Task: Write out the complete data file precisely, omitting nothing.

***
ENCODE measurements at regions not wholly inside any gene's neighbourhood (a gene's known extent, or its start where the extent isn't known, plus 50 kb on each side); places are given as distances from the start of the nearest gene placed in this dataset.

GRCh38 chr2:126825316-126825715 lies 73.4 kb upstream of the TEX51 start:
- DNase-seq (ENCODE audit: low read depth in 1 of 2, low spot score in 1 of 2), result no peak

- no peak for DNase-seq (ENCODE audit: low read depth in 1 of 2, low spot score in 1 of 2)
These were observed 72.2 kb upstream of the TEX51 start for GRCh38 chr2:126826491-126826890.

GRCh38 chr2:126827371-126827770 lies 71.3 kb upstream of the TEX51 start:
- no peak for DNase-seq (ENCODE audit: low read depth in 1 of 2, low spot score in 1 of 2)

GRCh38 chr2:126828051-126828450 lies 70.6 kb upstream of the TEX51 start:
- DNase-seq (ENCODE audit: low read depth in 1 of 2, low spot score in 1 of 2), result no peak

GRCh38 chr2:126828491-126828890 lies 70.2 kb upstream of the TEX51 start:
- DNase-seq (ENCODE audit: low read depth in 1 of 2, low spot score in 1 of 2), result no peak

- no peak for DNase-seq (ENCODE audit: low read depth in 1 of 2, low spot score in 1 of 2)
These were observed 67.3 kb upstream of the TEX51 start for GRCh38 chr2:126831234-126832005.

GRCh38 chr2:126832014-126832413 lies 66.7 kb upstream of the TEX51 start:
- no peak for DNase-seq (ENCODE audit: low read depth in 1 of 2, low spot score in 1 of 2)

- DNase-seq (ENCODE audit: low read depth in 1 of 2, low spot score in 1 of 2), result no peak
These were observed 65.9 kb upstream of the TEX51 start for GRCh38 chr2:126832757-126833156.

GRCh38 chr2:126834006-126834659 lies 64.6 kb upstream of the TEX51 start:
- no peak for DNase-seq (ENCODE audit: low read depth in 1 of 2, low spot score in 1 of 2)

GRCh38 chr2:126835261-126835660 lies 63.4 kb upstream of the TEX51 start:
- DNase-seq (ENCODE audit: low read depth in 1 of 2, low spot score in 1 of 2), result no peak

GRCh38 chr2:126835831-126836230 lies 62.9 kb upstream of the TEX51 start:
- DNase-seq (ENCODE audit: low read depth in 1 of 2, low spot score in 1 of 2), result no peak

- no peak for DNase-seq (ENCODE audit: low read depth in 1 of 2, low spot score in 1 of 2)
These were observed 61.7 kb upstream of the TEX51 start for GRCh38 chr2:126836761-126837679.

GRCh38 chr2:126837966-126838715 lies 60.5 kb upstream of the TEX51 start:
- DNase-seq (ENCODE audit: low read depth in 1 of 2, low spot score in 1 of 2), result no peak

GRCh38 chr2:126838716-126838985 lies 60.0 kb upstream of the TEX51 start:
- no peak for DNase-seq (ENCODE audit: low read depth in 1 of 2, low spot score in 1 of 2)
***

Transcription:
ENCODE measurements at regions not wholly inside any gene's neighbourhood (a gene's known extent, or its start where the extent isn't known, plus 50 kb on each side); places are given as distances from the start of the nearest gene placed in this dataset.

GRCh38 chr2:126825316-126825715 lies 73.4 kb upstream of the TEX51 start:
- DNase-seq (ENCODE audit: low read depth in 1 of 2, low spot score in 1 of 2), result no peak

- no peak for DNase-seq (ENCODE audit: low read depth in 1 of 2, low spot score in 1 of 2)
These were observed 72.2 kb upstream of the TEX51 start for GRCh38 chr2:126826491-126826890.

GRCh38 chr2:126827371-126827770 lies 71.3 kb upstream of the TEX51 start:
- no peak for DNase-seq (ENCODE audit: low read depth in 1 of 2, low spot score in 1 of 2)

GRCh38 chr2:126828051-126828450 lies 70.6 kb upstream of the TEX51 start:
- DNase-seq (ENCODE audit: low read depth in 1 of 2, low spot score in 1 of 2), result no peak

GRCh38 chr2:126828491-126828890 lies 70.2 kb upstream of the TEX51 start:
- DNase-seq (ENCODE audit: low read depth in 1 of 2, low spot score in 1 of 2), result no peak

- no peak for DNase-seq (ENCODE audit: low read depth in 1 of 2, low spot score in 1 of 2)
These were observed 67.3 kb upstream of the TEX51 start for GRCh38 chr2:126831234-126832005.

GRCh38 chr2:126832014-126832413 lies 66.7 kb upstream of the TEX51 start:
- no peak for DNase-seq (ENCODE audit: low read depth in 1 of 2, low spot score in 1 of 2)

- DNase-seq (ENCODE audit: low read depth in 1 of 2, low spot score in 1 of 2), result no peak
These were observed 65.9 kb upstream of the TEX51 start for GRCh38 chr2:126832757-126833156.

GRCh38 chr2:126834006-126834659 lies 64.6 kb upstream of the TEX51 start:
- no peak for DNase-seq (ENCODE audit: low read depth in 1 of 2, low spot score in 1 of 2)

GRCh38 chr2:126835261-126835660 lies 63.4 kb upstream of the TEX51 start:
- DNase-seq (ENCODE audit: low read depth in 1 of 2, low spot score in 1 of 2), result no peak

GRCh38 chr2:126835831-126836230 lies 62.9 kb upstream of the TEX51 start:
- DNase-seq (ENCODE audit: low read depth in 1 of 2, low spot score in 1 of 2), result no peak

- no peak for DNase-seq (ENCODE audit: low read depth in 1 of 2, low spot score in 1 of 2)
These were observed 61.7 kb upstream of the TEX51 start for GRCh38 chr2:126836761-126837679.

GRCh38 chr2:126837966-126838715 lies 60.5 kb upstream of the TEX51 start:
- DNase-seq (ENCODE audit: low read depth in 1 of 2, low spot score in 1 of 2), result no peak

GRCh38 chr2:126838716-126838985 lies 60.0 kb upstream of the TEX51 start:
- no peak for DNase-seq (ENCODE audit: low read depth in 1 of 2, low spot score in 1 of 2)